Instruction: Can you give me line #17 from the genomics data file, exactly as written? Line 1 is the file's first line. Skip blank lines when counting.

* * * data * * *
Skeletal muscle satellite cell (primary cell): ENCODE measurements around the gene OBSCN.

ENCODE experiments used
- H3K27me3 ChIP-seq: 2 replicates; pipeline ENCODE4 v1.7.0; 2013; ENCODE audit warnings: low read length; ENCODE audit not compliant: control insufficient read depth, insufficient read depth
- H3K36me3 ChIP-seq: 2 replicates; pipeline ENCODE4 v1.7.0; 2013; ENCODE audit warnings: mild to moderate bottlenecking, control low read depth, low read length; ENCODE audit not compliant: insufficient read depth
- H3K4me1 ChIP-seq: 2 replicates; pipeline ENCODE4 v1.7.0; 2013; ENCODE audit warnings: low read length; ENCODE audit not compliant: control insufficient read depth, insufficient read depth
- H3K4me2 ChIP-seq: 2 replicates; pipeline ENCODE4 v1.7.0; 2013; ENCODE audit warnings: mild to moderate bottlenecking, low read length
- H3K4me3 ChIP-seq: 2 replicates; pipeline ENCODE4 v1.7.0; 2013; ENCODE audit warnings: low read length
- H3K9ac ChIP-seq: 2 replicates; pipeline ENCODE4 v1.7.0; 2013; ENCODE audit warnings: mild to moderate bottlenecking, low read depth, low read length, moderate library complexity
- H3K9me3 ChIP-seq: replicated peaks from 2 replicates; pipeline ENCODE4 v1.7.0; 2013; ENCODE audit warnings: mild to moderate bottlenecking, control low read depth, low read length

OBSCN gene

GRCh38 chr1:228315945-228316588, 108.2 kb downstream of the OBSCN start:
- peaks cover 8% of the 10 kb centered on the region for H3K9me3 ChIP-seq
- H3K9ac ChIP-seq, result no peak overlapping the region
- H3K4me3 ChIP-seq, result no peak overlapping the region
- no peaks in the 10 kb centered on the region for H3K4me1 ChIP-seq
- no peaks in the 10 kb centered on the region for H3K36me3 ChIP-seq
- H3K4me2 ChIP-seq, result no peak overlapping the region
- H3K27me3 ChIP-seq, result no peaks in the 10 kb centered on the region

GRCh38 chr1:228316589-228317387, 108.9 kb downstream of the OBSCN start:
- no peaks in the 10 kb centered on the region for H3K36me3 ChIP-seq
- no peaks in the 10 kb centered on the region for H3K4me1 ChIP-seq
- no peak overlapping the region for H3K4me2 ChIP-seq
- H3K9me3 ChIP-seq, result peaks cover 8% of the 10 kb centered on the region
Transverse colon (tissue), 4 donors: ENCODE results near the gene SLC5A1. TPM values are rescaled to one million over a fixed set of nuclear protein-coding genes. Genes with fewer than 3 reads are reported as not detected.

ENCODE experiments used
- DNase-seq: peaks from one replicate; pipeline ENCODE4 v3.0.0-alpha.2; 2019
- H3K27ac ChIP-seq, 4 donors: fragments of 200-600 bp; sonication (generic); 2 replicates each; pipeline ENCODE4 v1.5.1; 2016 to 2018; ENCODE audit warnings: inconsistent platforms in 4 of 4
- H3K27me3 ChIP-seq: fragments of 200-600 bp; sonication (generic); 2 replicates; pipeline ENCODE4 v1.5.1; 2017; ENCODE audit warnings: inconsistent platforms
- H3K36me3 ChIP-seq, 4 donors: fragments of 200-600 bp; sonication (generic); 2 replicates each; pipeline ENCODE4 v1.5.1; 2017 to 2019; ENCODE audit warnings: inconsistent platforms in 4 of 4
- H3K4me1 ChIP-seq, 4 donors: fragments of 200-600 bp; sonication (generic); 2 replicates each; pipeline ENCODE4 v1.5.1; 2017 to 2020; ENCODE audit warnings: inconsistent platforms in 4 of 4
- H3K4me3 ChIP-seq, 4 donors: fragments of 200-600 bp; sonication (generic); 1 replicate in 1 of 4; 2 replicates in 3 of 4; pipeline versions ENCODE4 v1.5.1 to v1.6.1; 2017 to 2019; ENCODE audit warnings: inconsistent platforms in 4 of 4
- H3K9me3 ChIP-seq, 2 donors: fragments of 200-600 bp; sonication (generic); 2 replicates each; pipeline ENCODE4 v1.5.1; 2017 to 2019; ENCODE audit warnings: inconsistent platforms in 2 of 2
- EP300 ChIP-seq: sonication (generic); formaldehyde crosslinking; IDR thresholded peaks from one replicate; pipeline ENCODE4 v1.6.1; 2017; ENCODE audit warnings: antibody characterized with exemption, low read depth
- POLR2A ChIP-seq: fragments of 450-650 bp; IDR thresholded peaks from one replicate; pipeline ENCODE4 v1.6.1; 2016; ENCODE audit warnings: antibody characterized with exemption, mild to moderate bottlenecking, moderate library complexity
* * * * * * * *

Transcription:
- H3K4me2 ChIP-seq, result no peak overlapping the region